Take a walk with your child.  In the car, talk about things that matter.  When disciplining, keep in mind these are fragile hearts you hold in your hands. Your job is to point them to their Savior who is their only hope for their little struggles, so He will also be in the big ones they someday encounter. Limit the time your child is in front of anything that is not the real life around them.  Put down your remote/mouse/phone/ipod, etc. The virtual world will always beckon.  The real one around you is in peril.  Pay attention, literally. Our children and their children need us to hear what’s going on insidenot some cyberspace stranger or an electronic companion.  God has ordained that YOU take them by the hand and lead them to Him.

*ALONE TOGETHER:  Why we expect more from technology and less from each other,  by Dr. Sherry Turkle, Basic Books: 2012.

**paultripp.com

 

Comments

  1. I have seen this phenomenon and even been guilty of reading texts while someone is talking to me. (You’ll be glad to hear that I have, however, quit checking them while I’m driving! :-D) As much as I have benefited from the wonderful ways that technology (like Skype, Google Hangout and Facebook) has enhanced my long-distance relationships, I am increasingly alarmed at the long-term effects of constantly living in a virtual world, as many in the younger generation do. I am concerned that they will be ill-equipped to face the necessities for real-life confrontation, affirmation and cooperation that will accompany marriage and parenting some day.

  2. Pris, thanks for a great blog that stimulates, informs and encourages instead of just scaring or guilting us half to death. I agree with your challenge, but also know how hard it is to discipline ourselves to shut down Facebook, stop texting, turn off the news, shut down the PC or phone…. I hope your time in Bangkok will be full of joy and lots of personal interaction with your beloved children and grandson.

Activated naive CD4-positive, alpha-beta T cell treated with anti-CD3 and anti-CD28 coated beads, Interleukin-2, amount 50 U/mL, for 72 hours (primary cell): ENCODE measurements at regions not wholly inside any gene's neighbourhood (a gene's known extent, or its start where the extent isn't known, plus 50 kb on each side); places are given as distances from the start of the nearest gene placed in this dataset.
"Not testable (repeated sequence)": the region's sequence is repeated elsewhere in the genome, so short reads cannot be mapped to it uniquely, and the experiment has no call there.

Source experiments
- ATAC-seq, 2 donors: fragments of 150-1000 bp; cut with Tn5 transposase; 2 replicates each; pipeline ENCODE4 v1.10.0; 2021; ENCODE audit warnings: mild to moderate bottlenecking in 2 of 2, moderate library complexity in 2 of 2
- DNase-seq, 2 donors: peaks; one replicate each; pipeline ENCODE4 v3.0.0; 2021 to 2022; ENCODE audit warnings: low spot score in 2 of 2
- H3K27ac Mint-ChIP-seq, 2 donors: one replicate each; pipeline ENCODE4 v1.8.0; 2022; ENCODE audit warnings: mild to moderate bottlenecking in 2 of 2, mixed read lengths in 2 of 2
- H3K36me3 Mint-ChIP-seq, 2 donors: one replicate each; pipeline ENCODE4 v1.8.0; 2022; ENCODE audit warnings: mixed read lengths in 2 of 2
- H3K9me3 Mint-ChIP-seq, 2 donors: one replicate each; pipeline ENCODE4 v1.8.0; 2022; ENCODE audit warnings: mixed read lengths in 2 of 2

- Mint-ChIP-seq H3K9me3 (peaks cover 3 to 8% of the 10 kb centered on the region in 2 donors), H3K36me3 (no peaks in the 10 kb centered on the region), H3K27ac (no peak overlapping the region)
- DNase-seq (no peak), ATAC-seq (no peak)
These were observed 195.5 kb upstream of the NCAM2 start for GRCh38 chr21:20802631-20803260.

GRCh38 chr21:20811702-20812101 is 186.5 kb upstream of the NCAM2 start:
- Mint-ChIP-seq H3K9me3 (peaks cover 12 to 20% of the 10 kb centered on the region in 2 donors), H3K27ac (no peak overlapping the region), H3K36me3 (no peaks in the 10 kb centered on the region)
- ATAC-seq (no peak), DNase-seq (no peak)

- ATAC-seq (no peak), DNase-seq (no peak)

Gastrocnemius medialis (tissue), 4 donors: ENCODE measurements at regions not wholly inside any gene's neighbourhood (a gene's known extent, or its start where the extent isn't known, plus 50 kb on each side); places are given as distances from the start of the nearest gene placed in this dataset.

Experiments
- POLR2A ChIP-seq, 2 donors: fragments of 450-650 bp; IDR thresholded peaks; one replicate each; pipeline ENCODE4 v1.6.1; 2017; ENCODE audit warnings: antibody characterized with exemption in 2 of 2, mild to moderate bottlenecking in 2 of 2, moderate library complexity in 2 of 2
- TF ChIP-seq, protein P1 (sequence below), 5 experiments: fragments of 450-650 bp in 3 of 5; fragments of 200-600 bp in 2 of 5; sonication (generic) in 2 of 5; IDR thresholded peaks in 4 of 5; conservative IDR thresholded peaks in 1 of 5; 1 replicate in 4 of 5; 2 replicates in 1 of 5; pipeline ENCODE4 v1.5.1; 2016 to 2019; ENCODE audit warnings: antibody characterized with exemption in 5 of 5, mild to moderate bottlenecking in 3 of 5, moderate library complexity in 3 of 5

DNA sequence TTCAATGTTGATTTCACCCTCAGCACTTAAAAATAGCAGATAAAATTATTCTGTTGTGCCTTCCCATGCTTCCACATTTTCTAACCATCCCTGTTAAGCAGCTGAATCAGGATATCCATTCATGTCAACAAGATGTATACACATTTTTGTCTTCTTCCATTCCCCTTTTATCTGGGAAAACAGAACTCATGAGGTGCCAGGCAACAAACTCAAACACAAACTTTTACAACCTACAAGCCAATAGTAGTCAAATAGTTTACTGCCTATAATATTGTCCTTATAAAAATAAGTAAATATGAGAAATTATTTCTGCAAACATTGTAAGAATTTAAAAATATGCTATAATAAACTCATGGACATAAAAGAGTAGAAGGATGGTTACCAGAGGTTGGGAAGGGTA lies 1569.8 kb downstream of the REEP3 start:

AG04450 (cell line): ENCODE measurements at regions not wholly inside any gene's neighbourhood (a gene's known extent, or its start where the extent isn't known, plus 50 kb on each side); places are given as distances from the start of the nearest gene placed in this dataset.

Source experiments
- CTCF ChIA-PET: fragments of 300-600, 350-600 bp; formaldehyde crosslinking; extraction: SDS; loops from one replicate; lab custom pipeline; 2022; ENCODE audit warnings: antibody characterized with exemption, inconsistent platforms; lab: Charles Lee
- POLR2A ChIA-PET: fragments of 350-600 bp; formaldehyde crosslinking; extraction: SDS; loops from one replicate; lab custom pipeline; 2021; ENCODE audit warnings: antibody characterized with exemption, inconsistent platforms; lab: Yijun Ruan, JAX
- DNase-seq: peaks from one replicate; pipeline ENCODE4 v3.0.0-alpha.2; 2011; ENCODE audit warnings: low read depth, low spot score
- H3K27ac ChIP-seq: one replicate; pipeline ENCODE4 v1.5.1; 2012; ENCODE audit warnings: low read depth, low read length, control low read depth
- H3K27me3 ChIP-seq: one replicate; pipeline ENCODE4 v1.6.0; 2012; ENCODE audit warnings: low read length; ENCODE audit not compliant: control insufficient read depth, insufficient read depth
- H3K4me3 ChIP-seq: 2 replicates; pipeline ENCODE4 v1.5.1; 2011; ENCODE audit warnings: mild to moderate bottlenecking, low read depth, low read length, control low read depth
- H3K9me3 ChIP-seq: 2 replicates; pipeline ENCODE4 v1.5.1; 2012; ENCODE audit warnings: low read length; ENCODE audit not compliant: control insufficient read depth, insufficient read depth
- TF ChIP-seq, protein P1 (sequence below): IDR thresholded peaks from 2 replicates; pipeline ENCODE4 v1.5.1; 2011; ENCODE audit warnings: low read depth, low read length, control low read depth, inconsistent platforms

3. JoAnn Hohenberger says:

    I appreciate what you have said, Priscilla. You are so right. May God give us grace to use technology wisely, giving thanks for it. We all need to be careful, though. Thanks for taking the time to articulate these thoughts.

  4. Yes, this is so true, yet there’s no turning back from this technology. It’s a beast to be tamed! Just read an article by John Jay Fellow Sarah Clarkson called “An Antidote to Busyness, Rhythms, Imagination and Nature’s Story.” She talks about how her early experience with nature as a child led her to thinking and eventually coming to know God as Creator and Lord. Her point, however, is that with our fast-paced society, our virtual world crowds out the glories of the creation, and never gives us rest or peace of mind. She disconnected with her social media and was all the better for it. Just tonight I was texting with my brother traveling to the Grand Canyon, my nephew in Michigan, one of my EI Mom’s all while trying to sew. I am grateful also to be able to communicate to keep in touch, but it is crazy too. Needless to say I made some mistakes! Thanks for sharing!

  5. Patti Fish says:

    Thanks for taking up this issue in such a sensible and loving way, Pris. I’m going to send it on to several parents I know.

  6. So true Priscilla! Thank you! <3

  7. Mary Ann Sullivan says:

    So insightful and encouraging; thank you!